Gene Zion

Gene (Eugene) Zion (October 5, 1913 – December 5, 1975) was an American author of picture books.

Gene Zion
BornEugene Zion
(1913-10-05)October 5, 1913
New York City
DiedDecember 5, 1975(1975-12-05) (aged 62)
GenreChildren's literature

Early life

Gene (Eugene) Zion was born October 5, 1913, in New York City.

Zion attended elementary schools in rural areas of Ridgefield and Fort Lee, New Jersey.[1] Zion was educated at the New School of Social Research and the Pratt Institute. Following graduation, he worked for Condé Nast, Esquire Publications, and later CBS.

In 1942, during World War II, Zion joined the Army and served in the Anti-aircraft Artillery Visual Training Aids Section, designing training manuals and filmstrips, from 1942 to 1944. After the war, Zion landed at job at Columbia Broadcasting Company (CBS) and worked as an art designer from 1944 to 1946.[1]

Beginning in 1949, he worked as a freelance writer and designer until his death in 1975 at age 62.[2]

Children's books

Zion met his only wife Margaret Bloy Graham (1920–2015) at Condé Nast. They were married in July 1948 and divorced in 1968.[3]

The couple made friends in the New York media scene, including Hans and Margret Rey, another husband-wife team responsible for the Curious George stories. H. A. Rey helped Graham refine her art portfolio and Margaret Rey introduced Graham's work to Ursula Nordstrom, the celebrated children's book editor at what was then Harper & Row.[1] Zion was urged by his new wife and also Ursula Nordstrom, to write children's books.

Zion remembers that it was Graham's sketch of children gathering apples in an orchard[4], done several years earlier in Canada, that inspired his first book, All Falling Down (1951).[5] The book received a Caldecott Honors for Margaret Bloy Graham's illustrations in 1952.[6] The New York Herald Tribune wrote "It might seem oversimple were it not the pictures have such charm and offer so many details for further talk. The scenes are in city or country, and the many moods so happily translated in to action are worth the long look." Kirkus called it "as fresh as the country air."[7]

During their 14-year collaboration, Zion wrote the text of a children's picture book and Graham did all the illustrations. They worked together on 13 books between 1951 and 1965. When their marriage ended in 1968, Zion ended his writing career as well.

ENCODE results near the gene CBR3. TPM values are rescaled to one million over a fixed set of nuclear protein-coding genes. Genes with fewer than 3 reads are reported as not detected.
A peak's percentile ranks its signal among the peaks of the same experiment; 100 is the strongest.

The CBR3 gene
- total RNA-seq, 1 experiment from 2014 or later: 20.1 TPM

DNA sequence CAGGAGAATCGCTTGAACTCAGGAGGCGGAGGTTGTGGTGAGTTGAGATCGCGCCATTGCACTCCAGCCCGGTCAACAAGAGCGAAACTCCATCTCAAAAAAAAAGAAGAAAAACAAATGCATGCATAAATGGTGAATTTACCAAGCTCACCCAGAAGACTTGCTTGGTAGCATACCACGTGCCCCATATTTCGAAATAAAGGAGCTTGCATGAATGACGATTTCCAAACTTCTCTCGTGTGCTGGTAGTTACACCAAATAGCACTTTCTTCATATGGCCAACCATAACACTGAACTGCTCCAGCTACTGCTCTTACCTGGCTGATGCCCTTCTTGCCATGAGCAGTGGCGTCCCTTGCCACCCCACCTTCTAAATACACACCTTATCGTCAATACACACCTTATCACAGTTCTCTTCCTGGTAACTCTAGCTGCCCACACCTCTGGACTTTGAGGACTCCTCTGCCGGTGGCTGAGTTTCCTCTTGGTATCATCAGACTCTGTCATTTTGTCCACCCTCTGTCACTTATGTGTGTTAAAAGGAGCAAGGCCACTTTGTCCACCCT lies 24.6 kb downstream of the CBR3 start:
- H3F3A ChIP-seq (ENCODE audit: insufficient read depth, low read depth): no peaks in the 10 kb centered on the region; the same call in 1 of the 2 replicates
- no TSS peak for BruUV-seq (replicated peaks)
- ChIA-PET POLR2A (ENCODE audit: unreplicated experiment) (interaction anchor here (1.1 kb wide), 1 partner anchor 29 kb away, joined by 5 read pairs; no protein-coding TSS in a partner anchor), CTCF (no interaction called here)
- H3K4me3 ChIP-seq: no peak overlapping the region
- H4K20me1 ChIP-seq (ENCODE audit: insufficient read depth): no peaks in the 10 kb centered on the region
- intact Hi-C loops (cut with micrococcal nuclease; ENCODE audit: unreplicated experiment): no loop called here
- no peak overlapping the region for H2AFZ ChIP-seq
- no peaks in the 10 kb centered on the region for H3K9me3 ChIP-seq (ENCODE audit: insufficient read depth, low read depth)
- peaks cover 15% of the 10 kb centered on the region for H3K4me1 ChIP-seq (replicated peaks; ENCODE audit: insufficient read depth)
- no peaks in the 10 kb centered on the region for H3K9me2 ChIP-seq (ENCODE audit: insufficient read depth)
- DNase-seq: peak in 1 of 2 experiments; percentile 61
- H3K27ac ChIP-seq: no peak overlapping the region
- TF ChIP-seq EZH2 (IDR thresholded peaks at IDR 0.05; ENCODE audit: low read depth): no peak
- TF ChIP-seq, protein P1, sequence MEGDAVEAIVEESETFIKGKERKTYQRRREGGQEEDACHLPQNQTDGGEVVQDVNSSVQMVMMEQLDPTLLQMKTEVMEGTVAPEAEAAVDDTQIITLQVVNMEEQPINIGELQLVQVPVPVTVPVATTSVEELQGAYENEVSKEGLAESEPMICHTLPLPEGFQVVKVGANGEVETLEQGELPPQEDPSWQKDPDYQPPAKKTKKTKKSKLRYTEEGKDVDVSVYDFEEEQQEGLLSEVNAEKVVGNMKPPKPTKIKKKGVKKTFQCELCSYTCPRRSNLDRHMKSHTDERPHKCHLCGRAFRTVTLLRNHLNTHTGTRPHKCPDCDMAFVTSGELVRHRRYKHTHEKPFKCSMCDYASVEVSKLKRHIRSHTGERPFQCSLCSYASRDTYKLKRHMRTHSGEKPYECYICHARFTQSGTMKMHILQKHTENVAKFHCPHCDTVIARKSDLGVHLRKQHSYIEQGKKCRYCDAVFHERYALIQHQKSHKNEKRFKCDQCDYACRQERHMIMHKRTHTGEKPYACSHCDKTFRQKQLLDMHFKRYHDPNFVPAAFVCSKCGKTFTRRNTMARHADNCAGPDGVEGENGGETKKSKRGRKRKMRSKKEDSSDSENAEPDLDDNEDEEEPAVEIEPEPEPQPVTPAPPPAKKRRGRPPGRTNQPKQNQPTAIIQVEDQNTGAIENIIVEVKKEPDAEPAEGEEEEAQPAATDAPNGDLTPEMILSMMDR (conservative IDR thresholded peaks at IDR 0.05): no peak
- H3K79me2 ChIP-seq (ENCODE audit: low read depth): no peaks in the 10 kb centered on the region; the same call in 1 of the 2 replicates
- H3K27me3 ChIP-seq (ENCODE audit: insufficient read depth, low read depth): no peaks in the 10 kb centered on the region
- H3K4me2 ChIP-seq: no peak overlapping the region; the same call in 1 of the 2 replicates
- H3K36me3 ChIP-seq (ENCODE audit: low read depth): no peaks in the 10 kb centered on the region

The husband-and-wife team became best known for a series of books about Harry, a playful and curious dog. The series begin with Harry the Dirty Dog (1956) and followed by No Roses for Harry! (1958), Harry and the Lady Next Door (1960) and Harry By the Sea (1965). The entire Harry series holds a beloved place in children's literature and in children's literacy education. Harry the Dirty Dog in particular often makes its way on to Best Book round-ups like School Library Journal's Top 100 Picture Books, where it takes slot place No. 43. The book has been read by Betty White for Storyline Online and had several lessons plans created around the plot. The stories were told many times on BBC pre-school programmes in the United Kingdom, especially Play School.[8]

Critics praised Gene Zion's "charming" texts and his unique talent for envisioning the "story through the eyes of a child." Gene Zion's depiction of Harry's personality was also noted by critics who called Harry "a timeless personality inviting warmth, involvement and understanding." Gene Zion's stories and characters dealt with some of the "universal" problems children encounter and readers emphasized with the characters' plights. His books were also notable for their zany humor especially The Plant Sitter (1959), whose plot critics called a "happy blend of unanswerable logic and wild improbability."[9]

HarperCollins Publishers released a 50th-anniversary edition of Harry the Dirty Dog in 2006.[10]

In The Essential Guide to Children's Books and Their Creators, Anita Silvey wrote that "the quirky talents of Gene Zion and Margaret Bloy Graham in Dear Garbage Man (1957) paved the way for New Yorker artists such as William Steig and James Stevenson."[11]

Zion died in New York City in 1975, age 62.[2] His family gave a collection of his work and correspondence to the University of Minnesota in 1979.[9]


Zion published 13 books during his 14-year career as a children's book author. One, All Falling Down, received a Caldecott Honor for illustrations.

  • Zion, G. (1951). All Falling Down. Harpercollins.
  • Zion, G. (1954). Hide and Seek Day. Harpercollins.
  • Zion, G. (1955). The Summer Snowman. Harpercollins.
  • Zion, G. (1956). Harry the Dirty Dog. HarperCollins. "Another funnybone tickling charmer by Gene Zion and Margaret Bloy Graham," – Kirkus Reviews[12]
  • Zion, G. (1956). Really Spring. Harpercollins.
  • Zion, G. (1957). Dear Garbage Man. Harpercollins. "A very childlike sensibility underlies this book about Stan, the new garbageman, who finds items that are just too good to throw away." – Publisher's Weekly[13]
  • Zion, G. (1957). Jeffie's Party. Harpercollins.
  • Zion, G. (1958). No Roses for Harry! Harpercollins.
  • Zion, G. (1959). The Plant Sitter. Harpercollins.
  • Zion, G. (1960). Harry and the Lady Next Door. Harpercollins.
  • Zion, G. (1962). The Meanest Squirrel I Ever Met. Scribners.
  • Zion, G. (1965). Harry by the Sea. Harpercollins.
  • Zion, G (1964). ‘The Sugar Mouse Cake’


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